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“Tell her Capt. Johnson is sorry and he apologizes.”

by Cynthia Alkon
August 2014

ADR Prof Blog by Andrea Schneider, Michael Moffitt, Sarah Cole,Art Hinshaw, Jill Gross and Cynthia Alkon.

Cynthia Alkon

Five days ago, an unarmed eighteen year old, Michael Brown, was killed by a police officer in Ferguson, Missouri. As is all too commonly the situation, Mr. Brown was African American and the police officer who did the shooting (as with most of the police in Ferguson) was white. An investigation is on-going, but the reports of what happened are disturbing enough that there have been protests since Mr. Brown’s death. For five nights those protests turned violent and ugly. Police officers have fired tear gas into the crowds. They have arrested people. Police Officers in combat gear faced off against demonstrators in scenes that looked more like something from apartheid South Africa or the Jim Crow South. From my vantage point many miles, and several states away, it looked like the police response was inciting violence, not quelling it.

That changed today when the governor of Missouri put Capt. Johnson, of the Missouri Highway Patrol in charge. What a difference a day can make. Johnson is using basic dispute resolution techniques we all recognize. He is listening. He is talking with, not at, the demonstrators. He is standing and walking with them. And, he is acknowledging mistakes. One man asked Johnson what he would say to his niece who had been tear-gassed during the demonstrations. Johnson didn’t say, “well, those men weren’t under my command” (which they weren’t). He didn’t say, “well, that won’t happen now” (which we can hope it won’t). He gave a simple, not qualified, apology: “Tell her Capt. Johnson is sorry and he apologizes.”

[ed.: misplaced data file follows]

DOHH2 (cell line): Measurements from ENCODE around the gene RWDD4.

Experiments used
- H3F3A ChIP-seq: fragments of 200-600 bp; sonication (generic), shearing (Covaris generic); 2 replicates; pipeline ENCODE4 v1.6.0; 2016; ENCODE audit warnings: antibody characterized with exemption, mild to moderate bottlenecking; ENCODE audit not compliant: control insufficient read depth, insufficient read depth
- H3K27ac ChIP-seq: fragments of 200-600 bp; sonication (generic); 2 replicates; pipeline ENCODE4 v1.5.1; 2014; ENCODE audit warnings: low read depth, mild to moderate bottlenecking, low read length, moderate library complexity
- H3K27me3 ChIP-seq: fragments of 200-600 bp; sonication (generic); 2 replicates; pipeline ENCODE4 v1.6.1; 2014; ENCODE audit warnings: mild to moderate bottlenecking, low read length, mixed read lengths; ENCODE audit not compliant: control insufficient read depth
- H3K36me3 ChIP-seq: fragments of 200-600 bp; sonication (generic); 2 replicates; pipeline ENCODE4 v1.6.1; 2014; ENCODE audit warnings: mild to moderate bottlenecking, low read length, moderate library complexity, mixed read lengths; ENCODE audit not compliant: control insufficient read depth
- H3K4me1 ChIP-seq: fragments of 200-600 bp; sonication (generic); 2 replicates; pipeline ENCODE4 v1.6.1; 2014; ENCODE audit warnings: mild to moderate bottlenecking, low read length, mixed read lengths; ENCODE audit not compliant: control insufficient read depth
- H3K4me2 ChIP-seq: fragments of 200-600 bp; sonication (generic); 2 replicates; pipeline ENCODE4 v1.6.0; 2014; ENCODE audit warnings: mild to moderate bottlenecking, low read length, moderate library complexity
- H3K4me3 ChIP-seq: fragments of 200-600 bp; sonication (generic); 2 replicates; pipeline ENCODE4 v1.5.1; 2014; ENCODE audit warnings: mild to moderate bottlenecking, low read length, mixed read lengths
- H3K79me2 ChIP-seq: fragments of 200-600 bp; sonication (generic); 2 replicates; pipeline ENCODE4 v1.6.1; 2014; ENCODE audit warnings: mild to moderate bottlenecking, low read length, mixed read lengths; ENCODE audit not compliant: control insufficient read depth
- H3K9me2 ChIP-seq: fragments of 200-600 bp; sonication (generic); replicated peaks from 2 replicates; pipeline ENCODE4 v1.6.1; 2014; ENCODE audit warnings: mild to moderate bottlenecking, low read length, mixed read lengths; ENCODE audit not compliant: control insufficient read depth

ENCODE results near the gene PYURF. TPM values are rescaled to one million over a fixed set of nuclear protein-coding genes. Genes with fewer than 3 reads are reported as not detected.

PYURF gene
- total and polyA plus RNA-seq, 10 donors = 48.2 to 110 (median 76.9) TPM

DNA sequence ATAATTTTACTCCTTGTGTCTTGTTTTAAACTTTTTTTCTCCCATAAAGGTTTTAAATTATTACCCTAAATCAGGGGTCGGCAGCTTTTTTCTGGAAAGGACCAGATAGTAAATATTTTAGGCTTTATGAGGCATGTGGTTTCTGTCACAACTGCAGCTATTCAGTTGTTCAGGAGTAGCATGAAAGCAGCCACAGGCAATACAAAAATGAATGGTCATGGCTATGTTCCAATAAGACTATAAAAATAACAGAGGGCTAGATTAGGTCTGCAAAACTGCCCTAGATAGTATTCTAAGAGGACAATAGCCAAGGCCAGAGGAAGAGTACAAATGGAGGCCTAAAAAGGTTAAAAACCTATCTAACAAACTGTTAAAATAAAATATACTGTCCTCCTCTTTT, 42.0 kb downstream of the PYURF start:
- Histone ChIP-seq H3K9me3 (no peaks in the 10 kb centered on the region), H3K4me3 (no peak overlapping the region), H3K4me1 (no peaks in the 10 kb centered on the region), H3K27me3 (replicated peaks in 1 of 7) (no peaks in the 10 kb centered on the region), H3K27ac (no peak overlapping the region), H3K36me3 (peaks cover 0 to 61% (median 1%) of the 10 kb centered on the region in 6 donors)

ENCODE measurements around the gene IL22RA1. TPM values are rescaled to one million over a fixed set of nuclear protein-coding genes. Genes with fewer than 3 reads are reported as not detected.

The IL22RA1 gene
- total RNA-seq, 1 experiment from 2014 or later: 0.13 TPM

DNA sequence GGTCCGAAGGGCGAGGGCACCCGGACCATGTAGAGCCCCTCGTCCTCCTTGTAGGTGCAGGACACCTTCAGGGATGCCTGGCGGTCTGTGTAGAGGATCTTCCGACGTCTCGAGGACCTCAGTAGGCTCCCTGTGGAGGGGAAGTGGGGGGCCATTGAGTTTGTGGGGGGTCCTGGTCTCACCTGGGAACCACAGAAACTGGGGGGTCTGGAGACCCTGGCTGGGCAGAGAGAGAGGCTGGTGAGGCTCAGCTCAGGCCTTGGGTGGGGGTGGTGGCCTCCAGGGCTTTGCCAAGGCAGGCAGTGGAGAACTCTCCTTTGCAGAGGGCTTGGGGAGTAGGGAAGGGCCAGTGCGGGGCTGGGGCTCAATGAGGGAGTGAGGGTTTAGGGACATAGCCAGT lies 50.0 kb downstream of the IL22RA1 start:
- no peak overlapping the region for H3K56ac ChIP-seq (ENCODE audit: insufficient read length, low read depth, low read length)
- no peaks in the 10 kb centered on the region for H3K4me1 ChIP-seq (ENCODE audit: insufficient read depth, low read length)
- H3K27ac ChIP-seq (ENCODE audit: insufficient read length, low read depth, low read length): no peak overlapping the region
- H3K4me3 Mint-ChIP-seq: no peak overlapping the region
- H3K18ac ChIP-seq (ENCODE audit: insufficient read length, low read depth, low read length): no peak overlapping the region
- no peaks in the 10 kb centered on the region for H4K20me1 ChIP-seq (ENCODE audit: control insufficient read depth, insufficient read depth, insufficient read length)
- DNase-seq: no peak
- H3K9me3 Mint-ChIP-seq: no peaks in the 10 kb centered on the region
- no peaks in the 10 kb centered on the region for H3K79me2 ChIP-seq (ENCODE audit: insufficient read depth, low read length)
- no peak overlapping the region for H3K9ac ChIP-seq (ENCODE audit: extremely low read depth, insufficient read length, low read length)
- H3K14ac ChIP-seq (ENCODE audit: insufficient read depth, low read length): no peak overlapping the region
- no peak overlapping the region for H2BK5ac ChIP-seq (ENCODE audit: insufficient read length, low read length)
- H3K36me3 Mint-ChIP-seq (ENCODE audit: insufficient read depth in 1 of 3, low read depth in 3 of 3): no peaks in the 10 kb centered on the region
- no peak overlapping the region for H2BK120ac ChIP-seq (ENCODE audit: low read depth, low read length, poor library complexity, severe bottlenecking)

It is not surprising that listening, talking, and an apology can go a long way to diffuse a conflict. It is surprising it has taken five days to do these very simple things. I can only hope that today’s change of tone and actions by the new police captain in charge in Ferguson, Missouri, will help to bring peace as the shooting is investigated.

Biography


Cynthia Alkon joined the faculty at Texas Wesleyan University School of Law in 2010. She was an assistant professor of law at the Appalachian School of Law from 2006-2010. Prior to joining academia, Professor Alkon was a criminal defense lawyer and worked in rule of law development in Eastern Europe and Central Asia focusing on criminal justice reform issues.  Professor Alkon worked for nearly seven years as a deputy public defender in Los Angeles County.  Professor Alkon then joined the American Bar Association Central and East European Law Initiative working as a Rule of Law Liaison in Belarus for two years (1998-2000). After Belarus Professor Alkon was the head of the legal department for the Organization for Security and Co-operation in Europe (OSCE) in Albania. From 2002-2006 Professor Alkon was the Head of the Rule of Law Unit for the OSCE Office for Democratic Institutions and Human Rights (OSCE/ODIHR). In that position Professor Alkon supervised the OSCE/ODIHR Rule of Law Unit’s criminal justice reform assistance projects in Central Asia, the Caucasus and Eastern Europe.   

Professor Alkon’s scholarship focuses on criminal dispute resolution, comparative criminal procedure and rule of law reform. Professor Alkon looks critically at current rule of law reform programs and is particularly interested in examining how different dispute resolution processes in criminal cases may contribute to rule of law development in countries in transition. Professor Alkon is a contributor to Indisputably.org, a member of the Law Professor Blogs Network.



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Website: law.txwes.edu/Faculty/FacultyProfiles/CynthiaAlkon/tabid/1458/Default.aspx

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